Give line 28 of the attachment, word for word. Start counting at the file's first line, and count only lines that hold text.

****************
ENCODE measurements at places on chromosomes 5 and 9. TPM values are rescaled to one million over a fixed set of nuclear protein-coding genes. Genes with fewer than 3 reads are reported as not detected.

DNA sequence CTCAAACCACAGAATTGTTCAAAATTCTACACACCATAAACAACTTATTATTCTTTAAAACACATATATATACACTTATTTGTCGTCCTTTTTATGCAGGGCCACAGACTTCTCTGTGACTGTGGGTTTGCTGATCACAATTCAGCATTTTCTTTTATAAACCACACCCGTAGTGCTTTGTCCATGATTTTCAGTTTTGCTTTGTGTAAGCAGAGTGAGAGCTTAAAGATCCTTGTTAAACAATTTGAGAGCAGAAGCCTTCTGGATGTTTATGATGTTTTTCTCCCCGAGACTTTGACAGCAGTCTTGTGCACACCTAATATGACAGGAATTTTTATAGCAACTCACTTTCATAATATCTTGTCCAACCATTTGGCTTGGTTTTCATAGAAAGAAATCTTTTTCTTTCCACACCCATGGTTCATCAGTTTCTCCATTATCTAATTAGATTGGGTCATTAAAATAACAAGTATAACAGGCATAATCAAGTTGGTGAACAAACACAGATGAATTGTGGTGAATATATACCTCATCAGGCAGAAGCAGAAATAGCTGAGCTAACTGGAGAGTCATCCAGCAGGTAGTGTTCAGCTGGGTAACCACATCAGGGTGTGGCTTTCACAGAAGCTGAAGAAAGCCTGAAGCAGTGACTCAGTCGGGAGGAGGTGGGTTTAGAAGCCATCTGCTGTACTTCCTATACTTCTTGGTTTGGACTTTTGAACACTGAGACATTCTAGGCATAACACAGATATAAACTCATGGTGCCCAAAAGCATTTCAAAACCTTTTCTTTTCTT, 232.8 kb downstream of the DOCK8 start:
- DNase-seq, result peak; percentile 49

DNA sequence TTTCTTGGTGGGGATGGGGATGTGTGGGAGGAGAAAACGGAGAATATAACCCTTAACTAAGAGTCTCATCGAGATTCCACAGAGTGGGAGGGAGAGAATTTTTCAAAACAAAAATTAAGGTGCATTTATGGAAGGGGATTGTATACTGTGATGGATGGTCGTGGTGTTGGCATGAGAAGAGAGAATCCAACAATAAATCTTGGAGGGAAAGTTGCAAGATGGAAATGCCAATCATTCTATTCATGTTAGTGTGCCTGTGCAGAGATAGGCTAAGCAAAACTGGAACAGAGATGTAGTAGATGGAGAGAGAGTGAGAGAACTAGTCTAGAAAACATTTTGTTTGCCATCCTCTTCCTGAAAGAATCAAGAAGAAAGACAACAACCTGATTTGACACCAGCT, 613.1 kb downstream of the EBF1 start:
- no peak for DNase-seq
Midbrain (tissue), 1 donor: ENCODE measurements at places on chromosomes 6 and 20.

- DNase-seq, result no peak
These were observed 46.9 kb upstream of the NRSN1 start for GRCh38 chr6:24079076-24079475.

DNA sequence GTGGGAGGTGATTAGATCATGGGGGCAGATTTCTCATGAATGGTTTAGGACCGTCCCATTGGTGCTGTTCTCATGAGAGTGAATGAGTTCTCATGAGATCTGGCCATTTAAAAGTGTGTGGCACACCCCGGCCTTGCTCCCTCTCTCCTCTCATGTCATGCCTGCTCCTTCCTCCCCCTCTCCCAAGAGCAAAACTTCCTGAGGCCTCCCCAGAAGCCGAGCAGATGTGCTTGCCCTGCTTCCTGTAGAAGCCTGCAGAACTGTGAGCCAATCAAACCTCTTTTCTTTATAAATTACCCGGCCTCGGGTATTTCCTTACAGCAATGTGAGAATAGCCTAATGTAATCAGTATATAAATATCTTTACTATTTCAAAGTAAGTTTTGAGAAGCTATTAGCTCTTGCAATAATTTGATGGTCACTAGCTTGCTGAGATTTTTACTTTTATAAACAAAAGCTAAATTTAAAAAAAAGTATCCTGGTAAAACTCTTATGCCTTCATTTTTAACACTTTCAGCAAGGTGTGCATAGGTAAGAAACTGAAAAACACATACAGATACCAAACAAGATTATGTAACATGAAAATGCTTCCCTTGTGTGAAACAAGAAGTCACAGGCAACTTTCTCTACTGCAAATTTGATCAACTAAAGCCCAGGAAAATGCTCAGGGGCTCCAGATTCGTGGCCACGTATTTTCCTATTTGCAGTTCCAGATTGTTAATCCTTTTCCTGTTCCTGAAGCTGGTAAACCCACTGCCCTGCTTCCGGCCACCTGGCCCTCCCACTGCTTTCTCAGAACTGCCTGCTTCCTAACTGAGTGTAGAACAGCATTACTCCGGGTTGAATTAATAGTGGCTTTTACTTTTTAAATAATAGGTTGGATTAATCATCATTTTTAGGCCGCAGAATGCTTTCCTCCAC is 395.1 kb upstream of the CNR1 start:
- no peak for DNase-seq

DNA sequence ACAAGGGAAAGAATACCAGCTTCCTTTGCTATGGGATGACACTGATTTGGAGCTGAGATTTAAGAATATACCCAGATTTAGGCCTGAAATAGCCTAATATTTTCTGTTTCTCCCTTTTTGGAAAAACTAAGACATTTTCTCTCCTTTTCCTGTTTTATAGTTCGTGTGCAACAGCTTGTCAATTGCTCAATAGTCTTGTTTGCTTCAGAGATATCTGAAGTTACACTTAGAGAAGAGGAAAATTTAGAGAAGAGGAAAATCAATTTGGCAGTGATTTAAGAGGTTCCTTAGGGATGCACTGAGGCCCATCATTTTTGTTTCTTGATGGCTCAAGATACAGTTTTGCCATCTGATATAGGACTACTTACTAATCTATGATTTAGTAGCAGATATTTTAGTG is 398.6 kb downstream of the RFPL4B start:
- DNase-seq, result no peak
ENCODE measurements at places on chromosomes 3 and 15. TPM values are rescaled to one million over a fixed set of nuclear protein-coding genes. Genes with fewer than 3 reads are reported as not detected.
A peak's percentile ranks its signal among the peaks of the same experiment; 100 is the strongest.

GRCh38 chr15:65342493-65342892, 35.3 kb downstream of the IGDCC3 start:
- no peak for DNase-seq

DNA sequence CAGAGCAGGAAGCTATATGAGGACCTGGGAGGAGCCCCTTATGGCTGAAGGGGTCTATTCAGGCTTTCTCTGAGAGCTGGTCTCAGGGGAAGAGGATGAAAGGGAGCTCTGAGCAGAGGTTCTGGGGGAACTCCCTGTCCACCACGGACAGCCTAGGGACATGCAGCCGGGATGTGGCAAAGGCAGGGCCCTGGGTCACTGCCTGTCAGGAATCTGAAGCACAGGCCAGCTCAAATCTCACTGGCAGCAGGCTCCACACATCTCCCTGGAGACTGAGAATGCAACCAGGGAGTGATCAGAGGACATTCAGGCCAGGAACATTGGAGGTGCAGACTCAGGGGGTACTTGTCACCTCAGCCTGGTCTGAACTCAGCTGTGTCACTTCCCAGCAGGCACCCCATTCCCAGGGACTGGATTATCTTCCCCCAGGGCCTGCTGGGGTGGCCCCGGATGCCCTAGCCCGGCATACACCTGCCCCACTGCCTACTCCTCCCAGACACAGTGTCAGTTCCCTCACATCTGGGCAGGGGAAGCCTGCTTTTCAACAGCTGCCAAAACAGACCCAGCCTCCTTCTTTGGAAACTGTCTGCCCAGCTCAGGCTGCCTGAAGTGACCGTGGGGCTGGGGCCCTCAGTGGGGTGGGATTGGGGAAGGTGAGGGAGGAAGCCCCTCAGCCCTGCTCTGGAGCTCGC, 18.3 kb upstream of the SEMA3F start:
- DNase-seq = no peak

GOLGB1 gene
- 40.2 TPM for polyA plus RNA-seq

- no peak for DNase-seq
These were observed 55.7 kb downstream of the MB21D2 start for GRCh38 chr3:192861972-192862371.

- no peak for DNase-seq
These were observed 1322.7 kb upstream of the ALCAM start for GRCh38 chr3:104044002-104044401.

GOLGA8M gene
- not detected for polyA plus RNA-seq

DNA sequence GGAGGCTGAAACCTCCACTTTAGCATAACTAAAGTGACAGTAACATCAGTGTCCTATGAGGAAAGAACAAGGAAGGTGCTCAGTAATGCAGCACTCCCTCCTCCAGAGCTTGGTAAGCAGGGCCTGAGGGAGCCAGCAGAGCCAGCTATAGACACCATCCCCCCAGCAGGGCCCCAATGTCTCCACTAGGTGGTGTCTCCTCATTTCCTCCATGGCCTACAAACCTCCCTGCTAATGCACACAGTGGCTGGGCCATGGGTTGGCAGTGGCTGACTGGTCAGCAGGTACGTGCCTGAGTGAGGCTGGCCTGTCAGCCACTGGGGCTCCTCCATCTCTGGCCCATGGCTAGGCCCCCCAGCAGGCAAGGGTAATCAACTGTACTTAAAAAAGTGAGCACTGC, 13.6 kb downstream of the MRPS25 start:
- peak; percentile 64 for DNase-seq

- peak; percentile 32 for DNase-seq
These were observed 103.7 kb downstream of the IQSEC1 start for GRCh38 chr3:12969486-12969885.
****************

- peak; percentile 64 for DNase-seq